A trip to the frozen north! Of course there were huskies and the aurora borealis and all sorts of arctic adventures. We spent a very chilly, but very lovely, night in a Sami lavvu at Camp Tamok, where there was more reindeer stew (pearl barley for me) than you could possibly want. But no beer.
Which is a shame, because the local town, Tromso in north Norway, boasts the world’s most northerly brewery, the Mack Bryggeri. They also boast the world’s most northerly botanical gardens, but we didn’t get that far; it was cold. The brewery was founded in 1877 and, despite stiff competition from the big boys of national and international brewing, Mack continues to have a near total dominance in the pubs and bars of Tromso.
They’re not some hippy-dippy micro brewery (they have the local Coca Cola production franchise) and their standard Pilsner is, while perfectly drinkable, pretty standard. Crisp and clean and all the things you’d want from a basic European lager, but nothing more. At £10 a pint (or thereabouts) it didn’t seem like that great a deal, but it’s ubiquity in town meant that quite a few were drunk.
But Mack has more to it than that, and much more interesting beers reveal themselves if you have a bit of a root about. The local favourite is apparenlty an unfortunately named Blanding, which is a 70:30 mix of their dark, malty Bayer beer and the Pilsner – a Nordic Black and Tan which I sampled in the rather fine Skarven pub on the harbour. On the other hand, if you’re after that clean, crisp taste but with a bit more finesse, then Mack Arctic Beer (as simple as that) is the perfect refresher after a day of snow-shoeing.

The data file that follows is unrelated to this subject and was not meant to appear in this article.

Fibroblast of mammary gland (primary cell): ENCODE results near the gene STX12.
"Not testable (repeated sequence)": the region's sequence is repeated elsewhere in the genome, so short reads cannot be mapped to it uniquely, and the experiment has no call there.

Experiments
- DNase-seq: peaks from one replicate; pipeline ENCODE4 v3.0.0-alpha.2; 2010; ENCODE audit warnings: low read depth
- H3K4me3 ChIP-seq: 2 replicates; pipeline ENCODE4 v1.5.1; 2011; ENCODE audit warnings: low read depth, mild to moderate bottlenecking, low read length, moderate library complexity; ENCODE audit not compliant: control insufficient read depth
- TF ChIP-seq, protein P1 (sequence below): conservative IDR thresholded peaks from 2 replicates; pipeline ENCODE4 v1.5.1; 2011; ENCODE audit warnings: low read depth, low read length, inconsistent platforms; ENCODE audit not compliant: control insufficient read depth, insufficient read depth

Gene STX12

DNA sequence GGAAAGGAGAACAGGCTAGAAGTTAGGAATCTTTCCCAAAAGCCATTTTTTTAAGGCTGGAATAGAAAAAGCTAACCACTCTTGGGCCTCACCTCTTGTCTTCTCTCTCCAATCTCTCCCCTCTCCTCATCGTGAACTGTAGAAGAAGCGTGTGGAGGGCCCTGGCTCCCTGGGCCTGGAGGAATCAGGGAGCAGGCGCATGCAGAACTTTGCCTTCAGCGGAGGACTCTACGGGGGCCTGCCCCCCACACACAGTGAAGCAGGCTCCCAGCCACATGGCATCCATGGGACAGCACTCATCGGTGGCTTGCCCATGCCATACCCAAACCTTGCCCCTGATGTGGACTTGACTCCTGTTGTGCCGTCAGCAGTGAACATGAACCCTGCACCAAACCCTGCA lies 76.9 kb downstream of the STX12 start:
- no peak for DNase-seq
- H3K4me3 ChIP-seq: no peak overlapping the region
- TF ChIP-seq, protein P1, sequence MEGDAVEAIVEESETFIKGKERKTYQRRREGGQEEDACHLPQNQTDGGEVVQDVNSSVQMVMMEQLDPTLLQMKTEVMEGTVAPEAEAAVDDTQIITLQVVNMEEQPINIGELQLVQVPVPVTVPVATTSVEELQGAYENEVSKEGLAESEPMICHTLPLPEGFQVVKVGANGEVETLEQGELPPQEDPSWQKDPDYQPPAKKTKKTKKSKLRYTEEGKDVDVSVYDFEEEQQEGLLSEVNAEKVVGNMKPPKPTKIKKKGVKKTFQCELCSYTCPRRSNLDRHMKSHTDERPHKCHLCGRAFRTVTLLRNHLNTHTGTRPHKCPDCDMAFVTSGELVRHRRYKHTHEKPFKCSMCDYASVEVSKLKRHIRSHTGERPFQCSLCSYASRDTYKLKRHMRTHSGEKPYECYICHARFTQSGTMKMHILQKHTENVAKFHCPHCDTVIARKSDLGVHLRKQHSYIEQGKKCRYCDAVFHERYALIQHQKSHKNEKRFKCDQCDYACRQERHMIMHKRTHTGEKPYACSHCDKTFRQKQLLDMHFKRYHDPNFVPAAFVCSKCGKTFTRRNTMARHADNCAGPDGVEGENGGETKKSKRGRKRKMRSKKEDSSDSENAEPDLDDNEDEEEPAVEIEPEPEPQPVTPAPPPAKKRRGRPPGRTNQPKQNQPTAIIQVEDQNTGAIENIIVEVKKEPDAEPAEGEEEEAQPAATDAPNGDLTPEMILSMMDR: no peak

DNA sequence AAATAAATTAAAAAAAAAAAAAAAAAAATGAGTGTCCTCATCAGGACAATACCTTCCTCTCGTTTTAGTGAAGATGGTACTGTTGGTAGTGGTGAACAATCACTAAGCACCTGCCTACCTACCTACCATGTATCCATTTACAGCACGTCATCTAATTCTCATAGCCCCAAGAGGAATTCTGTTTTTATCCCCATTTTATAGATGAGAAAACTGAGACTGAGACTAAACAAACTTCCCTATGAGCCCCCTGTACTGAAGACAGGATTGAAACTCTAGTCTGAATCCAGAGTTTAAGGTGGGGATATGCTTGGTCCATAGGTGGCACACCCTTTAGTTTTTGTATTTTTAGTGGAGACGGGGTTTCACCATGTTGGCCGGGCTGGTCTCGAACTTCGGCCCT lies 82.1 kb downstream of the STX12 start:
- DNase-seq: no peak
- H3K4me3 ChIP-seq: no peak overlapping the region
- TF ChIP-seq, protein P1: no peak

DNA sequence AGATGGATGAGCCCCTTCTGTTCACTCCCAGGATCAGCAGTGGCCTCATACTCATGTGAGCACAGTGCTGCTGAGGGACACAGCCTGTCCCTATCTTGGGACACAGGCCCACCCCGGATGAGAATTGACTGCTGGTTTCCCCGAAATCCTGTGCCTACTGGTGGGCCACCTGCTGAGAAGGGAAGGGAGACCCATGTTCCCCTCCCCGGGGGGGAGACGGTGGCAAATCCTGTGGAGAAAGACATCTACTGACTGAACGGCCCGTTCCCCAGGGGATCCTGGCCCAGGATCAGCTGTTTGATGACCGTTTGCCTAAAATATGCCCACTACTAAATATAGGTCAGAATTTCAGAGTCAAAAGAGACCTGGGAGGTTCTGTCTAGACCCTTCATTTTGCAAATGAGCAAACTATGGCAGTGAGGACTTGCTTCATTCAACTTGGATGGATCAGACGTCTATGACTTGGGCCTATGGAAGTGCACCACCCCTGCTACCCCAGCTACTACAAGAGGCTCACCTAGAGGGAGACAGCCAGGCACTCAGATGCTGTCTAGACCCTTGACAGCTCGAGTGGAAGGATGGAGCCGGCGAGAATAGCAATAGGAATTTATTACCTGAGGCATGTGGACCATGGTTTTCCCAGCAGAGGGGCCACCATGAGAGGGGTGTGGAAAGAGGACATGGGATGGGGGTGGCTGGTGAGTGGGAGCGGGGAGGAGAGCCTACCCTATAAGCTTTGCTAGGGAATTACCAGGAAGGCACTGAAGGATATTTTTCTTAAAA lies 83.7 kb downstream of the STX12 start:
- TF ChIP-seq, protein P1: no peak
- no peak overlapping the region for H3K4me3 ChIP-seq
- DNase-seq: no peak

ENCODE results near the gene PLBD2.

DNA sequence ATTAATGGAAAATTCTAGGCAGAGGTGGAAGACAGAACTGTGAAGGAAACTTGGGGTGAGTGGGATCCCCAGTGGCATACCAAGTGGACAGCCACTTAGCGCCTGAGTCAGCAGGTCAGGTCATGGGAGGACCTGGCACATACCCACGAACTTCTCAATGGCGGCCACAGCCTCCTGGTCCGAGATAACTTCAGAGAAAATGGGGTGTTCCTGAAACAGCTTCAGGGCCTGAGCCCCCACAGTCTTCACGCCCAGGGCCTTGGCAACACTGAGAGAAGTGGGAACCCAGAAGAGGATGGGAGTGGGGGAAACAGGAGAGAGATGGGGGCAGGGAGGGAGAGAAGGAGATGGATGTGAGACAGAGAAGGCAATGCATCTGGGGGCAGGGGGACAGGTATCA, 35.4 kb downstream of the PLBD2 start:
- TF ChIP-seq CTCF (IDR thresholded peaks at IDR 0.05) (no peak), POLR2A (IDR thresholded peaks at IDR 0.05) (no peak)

It’s when you get to Ølhallen (literally ‘beer halls’) that things really pick up. Tromso’s oldest pub, Ølhallen was established in 1928 as part of the brewery and features the full list, including occasional Micro Beers (limited run beers that, on the basis of the two I sampled, are rich and complex affairs). The only thing with Ølhallen is the opening times: 9am until 6pm. And they didn’t appear to serve food.
But, in common with most of Tromso, Ølhallen felt dark even in the middle of the day: something to do with small windows and perpetual candle-light. With the limited time, and still more limted funds, that I had, I tried my best to make my way through the annotated menu of 12 beers. It included the Pilsner, Bayer, Blanding and Arctic, as well as the lovely sounding Gullmack, which was unfortunately off (there was also some generic wine – both red and white – for those who had found themselves in the wrong place). They served beer in little glasses (0.17l) for 30 kroner (about £3.40) and – after a pint of Arctic – I moved on to the Haakon and the limited run 1877.
The Haakon was a rich golden ale, very full-bodied and aromatic, and the 1877 was marvellous, a clean tasting Duvel, with still 8% abv. We had a plane to catch, so I didn’t get to try the Gullbok or the Christmas Beer. By the time we’d got to Oslo, where we were to pick up a connecting flight, you couldn’t find Mack beers anywhere. My last £10 pint of the trip was a Ringnes, which made me long for a Mack Pilsner…
Other, non-beer related, photos of the trip are on my Flickr page, here